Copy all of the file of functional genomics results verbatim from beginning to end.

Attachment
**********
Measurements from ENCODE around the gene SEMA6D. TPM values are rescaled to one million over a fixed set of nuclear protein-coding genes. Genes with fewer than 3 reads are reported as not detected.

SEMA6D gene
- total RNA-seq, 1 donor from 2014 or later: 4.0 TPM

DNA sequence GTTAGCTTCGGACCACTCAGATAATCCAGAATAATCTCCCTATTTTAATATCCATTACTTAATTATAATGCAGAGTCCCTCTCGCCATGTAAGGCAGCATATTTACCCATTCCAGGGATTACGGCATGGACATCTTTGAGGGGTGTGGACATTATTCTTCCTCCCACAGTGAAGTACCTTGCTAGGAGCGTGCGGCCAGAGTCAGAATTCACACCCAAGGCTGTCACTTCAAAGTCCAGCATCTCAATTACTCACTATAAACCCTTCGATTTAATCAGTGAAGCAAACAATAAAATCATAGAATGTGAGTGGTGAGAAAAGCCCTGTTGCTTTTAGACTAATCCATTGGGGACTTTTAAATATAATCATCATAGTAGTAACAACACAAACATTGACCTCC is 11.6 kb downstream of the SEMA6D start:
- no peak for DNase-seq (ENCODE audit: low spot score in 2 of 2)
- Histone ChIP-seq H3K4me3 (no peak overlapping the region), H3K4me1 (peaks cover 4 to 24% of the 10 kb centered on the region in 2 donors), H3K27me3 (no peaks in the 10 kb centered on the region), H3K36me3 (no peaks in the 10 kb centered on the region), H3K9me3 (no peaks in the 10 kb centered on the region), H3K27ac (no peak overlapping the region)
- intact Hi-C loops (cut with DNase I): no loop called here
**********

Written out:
Measurements from ENCODE around the gene SEMA6D. TPM values are rescaled to one million over a fixed set of nuclear protein-coding genes. Genes with fewer than 3 reads are reported as not detected.

SEMA6D gene
- total RNA-seq, 1 donor from 2014 or later: 4.0 TPM

DNA sequence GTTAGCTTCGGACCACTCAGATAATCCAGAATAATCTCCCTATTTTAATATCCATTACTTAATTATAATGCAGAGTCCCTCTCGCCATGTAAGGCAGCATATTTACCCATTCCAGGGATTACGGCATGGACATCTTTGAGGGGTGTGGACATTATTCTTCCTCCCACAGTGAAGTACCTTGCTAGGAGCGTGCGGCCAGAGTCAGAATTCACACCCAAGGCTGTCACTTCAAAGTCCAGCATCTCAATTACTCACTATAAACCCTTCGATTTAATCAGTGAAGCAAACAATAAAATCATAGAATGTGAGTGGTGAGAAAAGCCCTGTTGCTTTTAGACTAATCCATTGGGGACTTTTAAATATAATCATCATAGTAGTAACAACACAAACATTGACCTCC is 11.6 kb downstream of the SEMA6D start:
- no peak for DNase-seq (ENCODE audit: low spot score in 2 of 2)
- Histone ChIP-seq H3K4me3 (no peak overlapping the region), H3K4me1 (peaks cover 4 to 24% of the 10 kb centered on the region in 2 donors), H3K27me3 (no peaks in the 10 kb centered on the region), H3K36me3 (no peaks in the 10 kb centered on the region), H3K9me3 (no peaks in the 10 kb centered on the region), H3K27ac (no peak overlapping the region)
- intact Hi-C loops (cut with DNase I): no loop called here